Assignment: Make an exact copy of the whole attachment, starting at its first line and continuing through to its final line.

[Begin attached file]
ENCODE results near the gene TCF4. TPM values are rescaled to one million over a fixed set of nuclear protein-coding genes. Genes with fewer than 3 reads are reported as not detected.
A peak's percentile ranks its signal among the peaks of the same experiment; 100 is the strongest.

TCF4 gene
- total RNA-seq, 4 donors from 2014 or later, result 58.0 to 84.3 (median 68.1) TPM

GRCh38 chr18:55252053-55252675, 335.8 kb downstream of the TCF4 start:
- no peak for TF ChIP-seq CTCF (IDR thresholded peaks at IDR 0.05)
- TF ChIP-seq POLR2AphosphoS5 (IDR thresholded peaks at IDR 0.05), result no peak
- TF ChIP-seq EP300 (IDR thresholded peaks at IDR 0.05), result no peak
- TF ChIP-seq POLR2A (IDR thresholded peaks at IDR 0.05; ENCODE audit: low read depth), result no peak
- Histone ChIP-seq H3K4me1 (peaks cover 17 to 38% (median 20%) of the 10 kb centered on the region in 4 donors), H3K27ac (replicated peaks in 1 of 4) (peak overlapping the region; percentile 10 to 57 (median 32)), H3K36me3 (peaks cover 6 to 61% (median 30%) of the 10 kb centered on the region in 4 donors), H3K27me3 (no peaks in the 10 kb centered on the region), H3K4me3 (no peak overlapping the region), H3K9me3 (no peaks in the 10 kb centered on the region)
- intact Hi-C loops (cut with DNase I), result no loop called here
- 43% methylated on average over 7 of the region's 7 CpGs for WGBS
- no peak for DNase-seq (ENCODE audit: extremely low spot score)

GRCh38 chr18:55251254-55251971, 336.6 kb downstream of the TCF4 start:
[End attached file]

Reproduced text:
ENCODE results near the gene TCF4. TPM values are rescaled to one million over a fixed set of nuclear protein-coding genes. Genes with fewer than 3 reads are reported as not detected.
A peak's percentile ranks its signal among the peaks of the same experiment; 100 is the strongest.

TCF4 gene
- total RNA-seq, 4 donors from 2014 or later, result 58.0 to 84.3 (median 68.1) TPM

GRCh38 chr18:55252053-55252675, 335.8 kb downstream of the TCF4 start:
- no peak for TF ChIP-seq CTCF (IDR thresholded peaks at IDR 0.05)
- TF ChIP-seq POLR2AphosphoS5 (IDR thresholded peaks at IDR 0.05), result no peak
- TF ChIP-seq EP300 (IDR thresholded peaks at IDR 0.05), result no peak
- TF ChIP-seq POLR2A (IDR thresholded peaks at IDR 0.05; ENCODE audit: low read depth), result no peak
- Histone ChIP-seq H3K4me1 (peaks cover 17 to 38% (median 20%) of the 10 kb centered on the region in 4 donors), H3K27ac (replicated peaks in 1 of 4) (peak overlapping the region; percentile 10 to 57 (median 32)), H3K36me3 (peaks cover 6 to 61% (median 30%) of the 10 kb centered on the region in 4 donors), H3K27me3 (no peaks in the 10 kb centered on the region), H3K4me3 (no peak overlapping the region), H3K9me3 (no peaks in the 10 kb centered on the region)
- intact Hi-C loops (cut with DNase I), result no loop called here
- 43% methylated on average over 7 of the region's 7 CpGs for WGBS
- no peak for DNase-seq (ENCODE audit: extremely low spot score)

GRCh38 chr18:55251254-55251971, 336.6 kb downstream of the TCF4 start: